Another obsession of mine, in case you didn’t know, is music soundtracks. From Twin Peaks to Sweeney Todd (and the not-so-secret-guilty-pleasure Footloose), I love music that blends in visual sounds and musical landscapes. Despite not being part of a soundtrack, The Judas Horse’s EP Holy War would be perfect on a David Lynch or a Gus Van Sant movies. Meghan Mulhearn and Linn Rogers both come from diverse musical backgrounds. After the breakup of their individual former bands Descolada (Meghan) and Birds on the Ground (Linn), The Judas Horse released the first album, Pathfinder, on Descolada Records in June 2009. Dave Lynch joined a few months ago and has made a dramatic impact in the sound of the band. Holy War is the result of different musical sources and stimuli, drawing from both the Gothic tradition and slightly disturbed folk a là Thus:Owl.
Firstly, the use of violin as a third vocalist creates a spectrum of reflections which goes beyond the female/male choruses (Neighbour, Holy War), as the violin-driven Gambit may prove. The EP flows from funereal landscapes to baroque guitar picking, winking at the roughest classical tradition in a crescendo of strings (Chess), proving how instrumental does not necessarily mean flat sound. A doom-y bass line creates a richer and less melancholic outset, which approaches the psychedelic suites of Expo ‘70, in a more acid-infused experience. The songs tend to fluctuate between reverb-esque psychedelic violin-solos and musical climaxes, in a rich kaleidoscope of sounds.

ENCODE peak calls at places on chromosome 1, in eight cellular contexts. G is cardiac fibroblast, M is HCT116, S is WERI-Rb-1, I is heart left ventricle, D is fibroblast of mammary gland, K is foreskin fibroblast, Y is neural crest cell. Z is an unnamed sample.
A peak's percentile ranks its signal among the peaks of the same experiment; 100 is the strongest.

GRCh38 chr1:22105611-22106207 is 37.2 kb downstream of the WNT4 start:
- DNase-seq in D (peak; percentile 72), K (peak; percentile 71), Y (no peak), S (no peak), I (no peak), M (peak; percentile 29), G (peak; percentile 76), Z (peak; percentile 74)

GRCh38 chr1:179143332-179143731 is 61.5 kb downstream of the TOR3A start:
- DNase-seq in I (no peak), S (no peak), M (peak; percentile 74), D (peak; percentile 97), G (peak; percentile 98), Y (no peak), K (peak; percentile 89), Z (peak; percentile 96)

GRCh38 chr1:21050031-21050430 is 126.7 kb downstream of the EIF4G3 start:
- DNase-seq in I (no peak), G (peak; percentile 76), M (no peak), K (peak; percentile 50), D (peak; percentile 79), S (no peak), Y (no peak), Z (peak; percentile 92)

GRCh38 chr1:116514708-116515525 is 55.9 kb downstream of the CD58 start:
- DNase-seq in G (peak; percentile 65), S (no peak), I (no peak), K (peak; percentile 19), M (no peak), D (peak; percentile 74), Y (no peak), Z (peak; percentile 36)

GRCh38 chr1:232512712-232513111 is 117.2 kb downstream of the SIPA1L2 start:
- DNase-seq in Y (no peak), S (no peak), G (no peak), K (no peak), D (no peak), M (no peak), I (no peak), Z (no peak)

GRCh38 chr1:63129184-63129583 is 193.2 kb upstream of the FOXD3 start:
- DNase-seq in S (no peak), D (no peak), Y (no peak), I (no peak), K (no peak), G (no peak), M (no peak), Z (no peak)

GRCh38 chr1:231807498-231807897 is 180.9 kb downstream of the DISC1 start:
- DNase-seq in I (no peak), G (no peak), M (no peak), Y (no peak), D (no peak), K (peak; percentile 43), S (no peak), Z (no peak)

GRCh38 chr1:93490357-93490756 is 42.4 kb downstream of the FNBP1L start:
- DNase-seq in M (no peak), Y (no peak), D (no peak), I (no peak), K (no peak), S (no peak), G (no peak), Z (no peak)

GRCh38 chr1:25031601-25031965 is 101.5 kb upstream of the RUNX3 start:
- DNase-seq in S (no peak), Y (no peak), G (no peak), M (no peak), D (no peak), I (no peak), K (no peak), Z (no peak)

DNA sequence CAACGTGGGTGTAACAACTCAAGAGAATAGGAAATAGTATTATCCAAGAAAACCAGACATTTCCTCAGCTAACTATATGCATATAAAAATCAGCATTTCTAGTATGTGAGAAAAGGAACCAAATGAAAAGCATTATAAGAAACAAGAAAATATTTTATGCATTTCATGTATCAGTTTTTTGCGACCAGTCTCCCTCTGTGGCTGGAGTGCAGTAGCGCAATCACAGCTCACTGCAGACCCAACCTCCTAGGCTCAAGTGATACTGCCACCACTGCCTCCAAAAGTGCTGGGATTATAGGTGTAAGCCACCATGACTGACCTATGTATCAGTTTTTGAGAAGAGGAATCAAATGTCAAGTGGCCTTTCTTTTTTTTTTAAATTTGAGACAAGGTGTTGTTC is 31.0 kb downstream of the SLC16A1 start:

There is harmony and dissonance, a choir of voices and sparks that alternatively clash and conjoin, and a focus mainly around Meghan Mulhearn’s gloomy violin, still with a special attention to the musical universe that revolves about it all. Such a wide palette of colours, that it is almost impossible to place it in this musical mosaic.
Similar Artist: Expo 70, This Mortal Coil, Danny Elfmann